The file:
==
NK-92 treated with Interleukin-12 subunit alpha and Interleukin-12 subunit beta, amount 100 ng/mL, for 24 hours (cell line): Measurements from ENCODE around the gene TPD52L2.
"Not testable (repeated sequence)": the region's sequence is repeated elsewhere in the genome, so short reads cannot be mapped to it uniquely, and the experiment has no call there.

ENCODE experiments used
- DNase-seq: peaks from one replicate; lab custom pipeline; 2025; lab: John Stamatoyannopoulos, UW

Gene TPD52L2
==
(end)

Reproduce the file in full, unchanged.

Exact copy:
NK-92 treated with Interleukin-12 subunit alpha and Interleukin-12 subunit beta, amount 100 ng/mL, for 24 hours (cell line): Measurements from ENCODE around the gene TPD52L2.
"Not testable (repeated sequence)": the region's sequence is repeated elsewhere in the genome, so short reads cannot be mapped to it uniquely, and the experiment has no call there.

ENCODE experiments used
- DNase-seq: peaks from one replicate; lab custom pipeline; 2025; lab: John Stamatoyannopoulos, UW

Gene TPD52L2